LinkedIn’s 2017
Workforce Report

Background

Mining your data for valuable insights can be overwhelmingly challenging and incredibly rewarding. Case in point: LinkedIn’s ongoing 2017 Workforce Report. With 138 million members in the United States, 3 million monthly U.S. job postings, 20,000 companies, and 50,000 skills that workers can add to their profiles, LinkedIn has especially unique insight into the state of the U.S. workforce.

With such a wealth of data, LinkedIn wanted to share actionable insights with its members. Each month, LinkedIn compiles their own data on trends across the country and 20 of the largest U.S. cities, reporting on interesting and influential workforce metrics. From hiring trends and migration between cities to relative scarcity and abundance of skills in various job markets, this data represents a robust and timely view of the American job market.

But how do you turn all this data into a relevant resource that’s engaging and easy to understand? That’s where we were able to help them discover and tell their story.

  • 138 million members in the United States
  • 3 million monthly job postings
  • 20,000 companies
  • 50,000 skills

The Ask

LinkedIn came to us with a formidable request: to contribute data visualizations to the report. They needed 100+ beautifully designed graphics and data visualizations every month (181 in April alone), delivered within 24 hours of data intake. While this initially seemed impossible—even with our entire design team working on it—we knew we could do it if we figured out a way to dynamically automate the graphic creation process from the data.

Challenges

With boatloads of data and not a lot of time, we faced a variety of obstacles, including:

Handling multiple reports for up to 20 U.S. cities, totaling 181 graphics
Meeting 24-hour turnaround time, from data receipt to final graphic delivery
Creating a quality assurance process to correct any errors in the data
Tailoring custom report design to LinkedIn’s brand guidelines
Automating a lot of the report generation to make this all possible
Designing a system that would scale with LinkedIn’s changing (and growing) needs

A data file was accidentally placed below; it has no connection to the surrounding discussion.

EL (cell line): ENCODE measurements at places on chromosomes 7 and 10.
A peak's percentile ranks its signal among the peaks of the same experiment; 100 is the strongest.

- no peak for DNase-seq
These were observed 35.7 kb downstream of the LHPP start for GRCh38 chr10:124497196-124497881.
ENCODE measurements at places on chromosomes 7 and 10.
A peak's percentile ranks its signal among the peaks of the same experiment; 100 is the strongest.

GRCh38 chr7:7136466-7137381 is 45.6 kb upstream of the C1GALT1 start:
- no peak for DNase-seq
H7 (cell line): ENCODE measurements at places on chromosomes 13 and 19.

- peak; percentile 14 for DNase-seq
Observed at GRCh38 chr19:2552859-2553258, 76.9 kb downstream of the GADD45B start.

Our Approach

We didn’t have to look far to tackle these hurdles. In fact, the solution was closer than we realized. Our software company Visage, a web-based design platform that enables users to create on-brand reports, had been working on a new data-mapping feature that addressed the common challenge of report automation.

In partnership with Visage, here’s what we came up with:

Customized, on-brand designs, including text, charts, graphics, and data visualizations

Incorporated custom templates

Automated workflows that populate graphics and reports, all editable by the LinkedIn team

Updated data that refreshes with one click, through an integration with Google Sheets that connects LinkedIn report data directly to Visage

Accurate, on-brand graphics that are immediately ready to publish

Results

In its second month, the report garnered 8,600+ mentions and significant buzz on social media.

Featured in live segments on CNBC (March and April)
Featured in Inc. Life
Tweeted by LinkedIn’s own CEO Jeff Weiner, Microsoft CEO Satya Nadella, and cited in a tweet by President Donald Trump (March report)

We’re Just Getting Started

We believe strongly in LinkedIn’s mission to connect people to opportunity, so we’re always happy to help them reach their audience through compelling visual content. Luckily, LinkedIn has plenty of great ideas for content, thanks to their goldmine of data. Not to mention, they’re great people. So, we’re proud to get to tell these ongoing stories together.

“From the initial design process—where they offered creative visualization ideas and were responsive to our detailed feedback and requirements—to nailing the quick turnaround and rapidly growing scale of the project, Column Five has been a key partner in the creation of the LinkedIn Workforce Report. The team is incredibly solutions-oriented, and has consistently risen to the occasion to support our evolving needs.”

Hannah Brown